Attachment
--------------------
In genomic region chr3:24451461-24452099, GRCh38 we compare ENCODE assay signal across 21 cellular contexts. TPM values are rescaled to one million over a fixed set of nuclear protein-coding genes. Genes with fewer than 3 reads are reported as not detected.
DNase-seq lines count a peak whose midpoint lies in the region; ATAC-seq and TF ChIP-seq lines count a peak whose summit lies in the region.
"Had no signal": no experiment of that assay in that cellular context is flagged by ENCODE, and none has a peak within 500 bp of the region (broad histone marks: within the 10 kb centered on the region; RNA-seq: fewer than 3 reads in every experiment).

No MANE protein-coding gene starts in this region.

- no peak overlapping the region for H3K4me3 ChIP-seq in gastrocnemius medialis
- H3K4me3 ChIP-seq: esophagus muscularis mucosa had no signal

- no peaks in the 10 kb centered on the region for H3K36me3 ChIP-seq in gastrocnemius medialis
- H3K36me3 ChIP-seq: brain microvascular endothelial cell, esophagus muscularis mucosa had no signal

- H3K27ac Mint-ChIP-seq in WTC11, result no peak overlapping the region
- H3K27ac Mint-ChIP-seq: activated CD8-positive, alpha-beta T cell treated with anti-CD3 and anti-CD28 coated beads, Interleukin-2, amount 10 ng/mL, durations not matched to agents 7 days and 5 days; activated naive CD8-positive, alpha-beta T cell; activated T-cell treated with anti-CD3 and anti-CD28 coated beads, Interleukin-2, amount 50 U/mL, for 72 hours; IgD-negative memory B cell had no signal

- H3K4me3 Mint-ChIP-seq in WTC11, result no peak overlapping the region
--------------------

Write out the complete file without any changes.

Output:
In genomic region chr3:24451461-24452099, GRCh38 we compare ENCODE assay signal across 21 cellular contexts. TPM values are rescaled to one million over a fixed set of nuclear protein-coding genes. Genes with fewer than 3 reads are reported as not detected.
DNase-seq lines count a peak whose midpoint lies in the region; ATAC-seq and TF ChIP-seq lines count a peak whose summit lies in the region.
"Had no signal": no experiment of that assay in that cellular context is flagged by ENCODE, and none has a peak within 500 bp of the region (broad histone marks: within the 10 kb centered on the region; RNA-seq: fewer than 3 reads in every experiment).

No MANE protein-coding gene starts in this region.

- no peak overlapping the region for H3K4me3 ChIP-seq in gastrocnemius medialis
- H3K4me3 ChIP-seq: esophagus muscularis mucosa had no signal

- no peaks in the 10 kb centered on the region for H3K36me3 ChIP-seq in gastrocnemius medialis
- H3K36me3 ChIP-seq: brain microvascular endothelial cell, esophagus muscularis mucosa had no signal

- H3K27ac Mint-ChIP-seq in WTC11, result no peak overlapping the region
- H3K27ac Mint-ChIP-seq: activated CD8-positive, alpha-beta T cell treated with anti-CD3 and anti-CD28 coated beads, Interleukin-2, amount 10 ng/mL, durations not matched to agents 7 days and 5 days; activated naive CD8-positive, alpha-beta T cell; activated T-cell treated with anti-CD3 and anti-CD28 coated beads, Interleukin-2, amount 50 U/mL, for 72 hours; IgD-negative memory B cell had no signal

- H3K4me3 Mint-ChIP-seq in WTC11, result no peak overlapping the region